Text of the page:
• Breakthrough Performance: Lake Bell in In a World… This quickly became one of my favorite movies of the year. Bell’s clearly got some comedic chops, not to mention that she also wrote and directed the movie, and she gives a great performance here.

    Lake Bell

    Lots of great competition for this category this year, with folks like Brie Larson and Miles Teller doing some dramatic heavy lifting, while Sharni Vinson kicked some ass (and thus won the hero/badass award above).

  • Most Visually Stunning: Gravity. The word most frequently used to describe this movie is “Spectacle” and a spectacle it truly is. The important thing to note here is that despite all the special effects, it’s all done for a reason. It’s not spectacle for spectacle’s sake, which would fall flat. And the effects aren’t the only thing that makes the movie look great either, as director Alfonso Cuaron knows how to move the camera and do long takes, etc… In fact, I couldn’t really find a good image to put here because so much of what works in the movie is movement on the screen, not still images. The interesting thing to note about most of the other nominees is how great they look despite relatively low budgets. A couple were surely expensive, but stuff like Upstream Color and Wrong were tiny little films that looked great.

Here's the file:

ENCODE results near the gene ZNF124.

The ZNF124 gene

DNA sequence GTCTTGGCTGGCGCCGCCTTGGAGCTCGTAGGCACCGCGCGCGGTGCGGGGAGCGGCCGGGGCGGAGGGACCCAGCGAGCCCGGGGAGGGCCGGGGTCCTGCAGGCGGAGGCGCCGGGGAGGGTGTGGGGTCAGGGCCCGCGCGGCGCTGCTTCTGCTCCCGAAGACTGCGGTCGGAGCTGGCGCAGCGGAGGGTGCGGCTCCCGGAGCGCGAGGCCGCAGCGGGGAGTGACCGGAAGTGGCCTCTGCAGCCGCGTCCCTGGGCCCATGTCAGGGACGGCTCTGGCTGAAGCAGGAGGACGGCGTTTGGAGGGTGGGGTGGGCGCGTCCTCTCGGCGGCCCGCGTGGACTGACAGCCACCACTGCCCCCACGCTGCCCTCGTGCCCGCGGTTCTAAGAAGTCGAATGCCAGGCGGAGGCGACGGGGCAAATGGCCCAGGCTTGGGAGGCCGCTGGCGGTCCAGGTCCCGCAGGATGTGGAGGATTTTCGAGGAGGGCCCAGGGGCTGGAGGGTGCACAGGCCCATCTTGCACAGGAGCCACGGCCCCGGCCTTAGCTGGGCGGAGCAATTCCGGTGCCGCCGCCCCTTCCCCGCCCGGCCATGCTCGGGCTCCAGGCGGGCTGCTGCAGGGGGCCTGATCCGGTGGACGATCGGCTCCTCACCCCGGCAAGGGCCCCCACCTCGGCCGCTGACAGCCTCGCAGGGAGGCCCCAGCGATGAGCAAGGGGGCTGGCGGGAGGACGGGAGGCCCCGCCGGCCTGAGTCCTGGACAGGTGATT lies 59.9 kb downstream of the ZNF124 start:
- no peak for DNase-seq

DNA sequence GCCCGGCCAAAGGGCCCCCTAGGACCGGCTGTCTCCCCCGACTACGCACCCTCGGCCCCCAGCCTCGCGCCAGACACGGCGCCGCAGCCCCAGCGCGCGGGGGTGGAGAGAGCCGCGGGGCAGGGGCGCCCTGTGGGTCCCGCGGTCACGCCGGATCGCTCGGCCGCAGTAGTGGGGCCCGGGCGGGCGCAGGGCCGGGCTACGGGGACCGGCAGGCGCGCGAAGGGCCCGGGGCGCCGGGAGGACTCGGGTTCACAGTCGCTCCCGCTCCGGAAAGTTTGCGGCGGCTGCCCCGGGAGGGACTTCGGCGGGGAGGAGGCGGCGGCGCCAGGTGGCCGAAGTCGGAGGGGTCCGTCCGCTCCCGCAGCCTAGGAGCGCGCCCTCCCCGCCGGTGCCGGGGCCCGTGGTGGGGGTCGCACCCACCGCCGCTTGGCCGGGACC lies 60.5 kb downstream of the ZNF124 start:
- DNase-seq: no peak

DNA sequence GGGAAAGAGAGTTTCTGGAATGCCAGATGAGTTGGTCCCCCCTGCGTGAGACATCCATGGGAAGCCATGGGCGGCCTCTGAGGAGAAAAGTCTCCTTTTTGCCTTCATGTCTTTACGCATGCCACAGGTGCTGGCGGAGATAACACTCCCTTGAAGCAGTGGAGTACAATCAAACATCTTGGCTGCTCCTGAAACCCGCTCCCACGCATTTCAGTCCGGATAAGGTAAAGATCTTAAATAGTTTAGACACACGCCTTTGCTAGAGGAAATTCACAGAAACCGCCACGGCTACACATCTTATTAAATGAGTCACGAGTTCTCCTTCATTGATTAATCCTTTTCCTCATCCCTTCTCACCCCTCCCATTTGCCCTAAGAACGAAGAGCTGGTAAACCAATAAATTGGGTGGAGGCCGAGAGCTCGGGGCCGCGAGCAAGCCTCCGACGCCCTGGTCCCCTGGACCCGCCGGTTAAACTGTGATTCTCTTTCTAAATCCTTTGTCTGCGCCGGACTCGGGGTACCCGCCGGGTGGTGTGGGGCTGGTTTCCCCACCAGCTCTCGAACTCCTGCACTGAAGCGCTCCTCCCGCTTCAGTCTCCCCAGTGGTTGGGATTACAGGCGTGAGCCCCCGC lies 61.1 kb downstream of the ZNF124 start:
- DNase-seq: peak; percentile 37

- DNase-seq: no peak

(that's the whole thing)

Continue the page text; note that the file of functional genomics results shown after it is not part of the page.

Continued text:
• Best Sci-Fi or Horror Film: Upstream Color. It was tempting to make this a three way tie between Upstream Color, Gravity, and You’re Next, but since the latter two already took awards, I’ll give it to Upstream Color. It’s certainly an obtuse movie and not for everyone, but it connected with me in an interesting way and I find it’s a movie that’s really stuck with me as well. Of the other nominees, special mention to The Conjuring and Pacific Rim, both of which I really enjoyed.
  • Best Sequel/Reboot: Thor: The Dark World. Something about these Thor movies just works for me, and I’m having a hard time putting my finger on it. Perhaps it’s the comedic aspects, or the Shakespearean tint, or maybe it’s just the characters of Thor and Loki. Of the other nominees, I really enjoyed Fast 6 (though not as much as Fast 5) and V/H/S/2, which was a dramatic improvement over the first movie. I also enjoyed The Hunger Games: Catching Fire much more than the first movie, though the whole series still frustrates me with its worldbuilding and lame villainy.